Pre-registration is no longer possible.
Day tickets will be available on the day of the event at the Akademie der Künste boxoffice:
Wednesday/Sunday: 10€ / 6€ (reduced), Thursday – Saturday: 20€ / 12€ (reduced)

Akademie der Künste
Hanseatenweg 10
10557 Berlin

Tel.: +49(0)30-200 57-2000

Congress language is English.


Congress History

The scheduled congress follows two previous congresses held in close collaboration with the Goethe Institute in Toronto in 1989 and 2010 respectively.

At the 1989 Experimental Film Congress, the focus was on developing criteria for determining what experimental cinema actually is, establishing positions and working towards the creation of a theoretical framework. A fundamental debate arose about how a type of film history which had been seen as having the potential to renew cinema in a fundamental manner might be written and who should be doing the writing. It was also established at the same time that this coveted type of cinema was publically marginalized.

The second congress, which was renamed the Experimental Media Congress, was more concerned with taking stock following two decades in which experimental film had diversified strongly both with respect to technology and culture and had practically become a historical concept in the process. The subjects covered included method and practice in production and presentation, the mythologisation and institutionalization of experimental film, its place in cinema, art and media contexts, and a look at countries not represented in the field in 1989. 50 people from different theoretical and practical backgrounds, artists, filmmakers, academics, curators and archivists were invited to either speak or be on panels, with a total of 300 people in total taking part in the congress. The five days made clear that fundamental new formulations were needed in the face of different artistic positions and the veritable jungle of cultural, medial, technical and academic concepts.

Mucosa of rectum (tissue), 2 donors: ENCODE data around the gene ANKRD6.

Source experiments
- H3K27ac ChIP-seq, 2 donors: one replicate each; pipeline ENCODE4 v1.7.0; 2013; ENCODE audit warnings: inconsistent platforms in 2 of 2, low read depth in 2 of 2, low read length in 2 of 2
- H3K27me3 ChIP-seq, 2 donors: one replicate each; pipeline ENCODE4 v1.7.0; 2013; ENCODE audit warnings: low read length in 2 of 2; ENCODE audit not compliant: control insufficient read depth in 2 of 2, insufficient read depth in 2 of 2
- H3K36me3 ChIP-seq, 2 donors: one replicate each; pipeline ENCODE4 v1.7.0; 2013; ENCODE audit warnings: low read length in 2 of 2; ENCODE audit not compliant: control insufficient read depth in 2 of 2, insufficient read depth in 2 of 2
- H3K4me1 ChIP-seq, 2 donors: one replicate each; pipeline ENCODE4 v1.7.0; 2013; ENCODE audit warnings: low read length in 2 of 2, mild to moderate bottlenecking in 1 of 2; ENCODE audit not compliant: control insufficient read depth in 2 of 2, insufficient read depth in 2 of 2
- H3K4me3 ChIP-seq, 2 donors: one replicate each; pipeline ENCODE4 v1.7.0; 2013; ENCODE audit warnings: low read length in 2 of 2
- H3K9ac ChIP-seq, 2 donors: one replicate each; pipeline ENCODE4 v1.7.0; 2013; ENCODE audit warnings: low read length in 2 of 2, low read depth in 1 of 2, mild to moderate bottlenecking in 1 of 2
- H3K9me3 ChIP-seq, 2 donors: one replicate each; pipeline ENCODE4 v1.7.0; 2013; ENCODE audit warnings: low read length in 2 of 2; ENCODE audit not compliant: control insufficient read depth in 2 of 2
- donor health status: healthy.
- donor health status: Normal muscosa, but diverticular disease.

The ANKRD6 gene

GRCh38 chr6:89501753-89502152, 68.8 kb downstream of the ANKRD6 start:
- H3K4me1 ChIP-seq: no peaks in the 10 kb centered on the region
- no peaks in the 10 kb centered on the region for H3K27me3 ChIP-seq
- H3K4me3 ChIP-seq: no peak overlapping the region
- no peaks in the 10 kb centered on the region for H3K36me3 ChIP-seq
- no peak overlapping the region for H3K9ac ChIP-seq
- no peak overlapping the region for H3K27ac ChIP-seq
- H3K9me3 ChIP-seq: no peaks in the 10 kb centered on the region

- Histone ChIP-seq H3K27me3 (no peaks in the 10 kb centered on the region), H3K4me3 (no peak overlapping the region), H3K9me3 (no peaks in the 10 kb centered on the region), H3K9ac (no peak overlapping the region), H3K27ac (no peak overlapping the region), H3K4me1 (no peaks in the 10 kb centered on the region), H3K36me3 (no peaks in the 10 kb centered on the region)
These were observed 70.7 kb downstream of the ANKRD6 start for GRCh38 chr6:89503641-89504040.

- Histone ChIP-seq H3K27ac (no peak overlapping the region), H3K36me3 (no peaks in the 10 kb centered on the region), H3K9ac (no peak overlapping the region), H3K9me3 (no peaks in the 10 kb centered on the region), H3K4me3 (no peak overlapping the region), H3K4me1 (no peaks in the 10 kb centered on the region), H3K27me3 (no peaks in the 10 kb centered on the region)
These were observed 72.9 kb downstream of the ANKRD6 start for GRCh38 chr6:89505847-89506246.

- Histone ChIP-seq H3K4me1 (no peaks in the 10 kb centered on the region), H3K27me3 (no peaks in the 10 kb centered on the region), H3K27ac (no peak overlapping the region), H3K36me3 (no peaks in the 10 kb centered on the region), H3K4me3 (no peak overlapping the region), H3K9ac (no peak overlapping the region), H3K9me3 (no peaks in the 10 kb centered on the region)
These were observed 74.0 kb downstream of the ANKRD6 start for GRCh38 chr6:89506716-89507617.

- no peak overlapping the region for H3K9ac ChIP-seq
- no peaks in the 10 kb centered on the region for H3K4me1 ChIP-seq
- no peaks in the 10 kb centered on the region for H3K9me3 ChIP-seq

It was decided to hold the congress every two years on a regular basis. The idea of using a changing location does not just have the advantage of allowing different hosts to take over its organization but is also intended to play a role in changing perspectives and creating specific thematic focuses.

The International Experimental Cinema Congress in Berlin will not be a film festival. Under the title Think:Film, the congress has set itself the task of expounding on the reciprocal relationship between forms of cinematic language and types of thought and discussing this relationship with an international audience of specialists by means of a series of events organized by topic. The most advanced forms of cinematic art will form a starting point for these discussions rather than their hollow, popularized counterparts. The congress sees itself as a framework to provide new ways of justifying the necessity of such film production.

Funded by Hauptstadtkulturfonds

In cooperation with the Akademie der Künste, Berlin

With the kind support of
Sonderforschungsbereich 626 - Ästhetische Erfahrung im Zeichen der Entgrenzung der Künste an der Freien Universität Berlin
Embassy of Canada in Berlin
Ontario International Marketing Centre
Goethe Institute Cairo
Stadtkultur Berlin

Funded by:

  • Logo Minister of State for Culture and the Media
  • Logo des Programms NeuStart Kultur